Rusesabagina: I would tell you that today you have two Rwandas. You have the Rwanda for the elite, the capital city of Kigali, and the other Rwanda where people are dying, being buried because of hunger. In the prison where I was, we were 18,500 people. People would eat just corn and beans and one meal which was just supplied every day at 11 a.m. Is that development?

Kanimba: Some of Rwanda's allies, and specifically President Kagame's allies in the West, do talk about the development of the country, but that is at the cost of the freedom of the people of Rwanda. If people cannot speak freely, all this work cannot be sustainable. And I would also call these allies of Paul Kagame not to undermine the ability of Rwandans to be able to choose their own rulers and still live in safety. And, you know, we shouldn't believe that we need to have somebody like Kagame in order to be safe. And I think they're taking away the agency of the Rwandan people to make that choice for them.

Summers: Recognizing that you both are, of course, outside the country of Rwanda, do either of you see signs that the country is poised for change any time soon?

Kanimba: I believe, yes, the country is poised to change because the country is made by very active Rwandans who want to see a developed country, who want to bring the best to their country, who are working hard every single day. Our country can be better. And our people are there, and they're suffering today under the dictatorship or the authoritarian regime of Paul Kagame. But that doesn't mean that they cannot take ownership of their country and move it forward without this kind of leadership. And so I think, yeah, I mean, it's possible.

And I hope that I can go to Rwanda very soon and not fear that if I'm walking in the streets of Kigali, I can be put in jail. That is my dream and my dream to go back to this country where I was born. But today I cannot. And so I would love to be able to do that in the future and be able to tell you my perspective from inside Rwanda. But that's not possible. And I believe that my brothers and sisters who are in Rwanda, my compatriots, will find a way to let everybody else outside come back one day.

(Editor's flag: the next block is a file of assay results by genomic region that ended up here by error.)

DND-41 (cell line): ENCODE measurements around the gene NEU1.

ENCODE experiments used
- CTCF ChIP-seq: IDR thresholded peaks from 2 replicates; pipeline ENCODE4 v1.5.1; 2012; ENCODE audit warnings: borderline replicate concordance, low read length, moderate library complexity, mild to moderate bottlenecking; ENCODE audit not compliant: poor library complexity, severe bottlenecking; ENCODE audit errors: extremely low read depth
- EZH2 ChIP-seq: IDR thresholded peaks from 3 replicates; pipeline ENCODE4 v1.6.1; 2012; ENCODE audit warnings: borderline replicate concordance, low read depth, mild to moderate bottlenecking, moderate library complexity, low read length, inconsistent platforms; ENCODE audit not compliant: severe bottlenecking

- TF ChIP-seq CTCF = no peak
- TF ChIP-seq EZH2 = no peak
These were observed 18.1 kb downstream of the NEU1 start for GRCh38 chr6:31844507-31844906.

Rusesabagina: Well, I will tell you that Rwanda today is more or less a boiling volcano which can erupt any time. Rwanda has got millions of people outside that country. Those millions of people are also willing to go back to their own homeland, and they can't. And in Rwanda, you've got some people, many people who have been silenced and others who are silencing them. So Rwanda is rather a boiling volcano which might erupt anytime.


After this interview, NPR reached out to the Rwandan government for comment. Yolande Makolo, the government spokesperson, sent along this statement, which is presented here in full: "Rusesabagina lies consistently. He was never tortured. Everyone in Rwanda can say what they want, as long as it doesn't break the laws that govern all of us and that keep Rwandans safe."

Copyright 2024 NPR. To see more, visit https://www.npr.org.

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Juana Summers is a political correspondent for NPR covering race, justice and politics. She has covered politics since 2010 for publications including Politico, CNN and The Associated Press. She got her start in public radio at KBIA in Columbia, Mo., and also previously covered Congress for NPR.
Tinbete Ermyas
[Copyright 2024 NPR]
Courtney Dorning has been a Senior Editor for NPR's All Things Considered since November 2018. In that role, she's the lead editor for the daily show. Dorning is responsible for newsmaker interviews, lead news segments and the small, quirky features that are a hallmark of the network's flagship afternoon magazine program.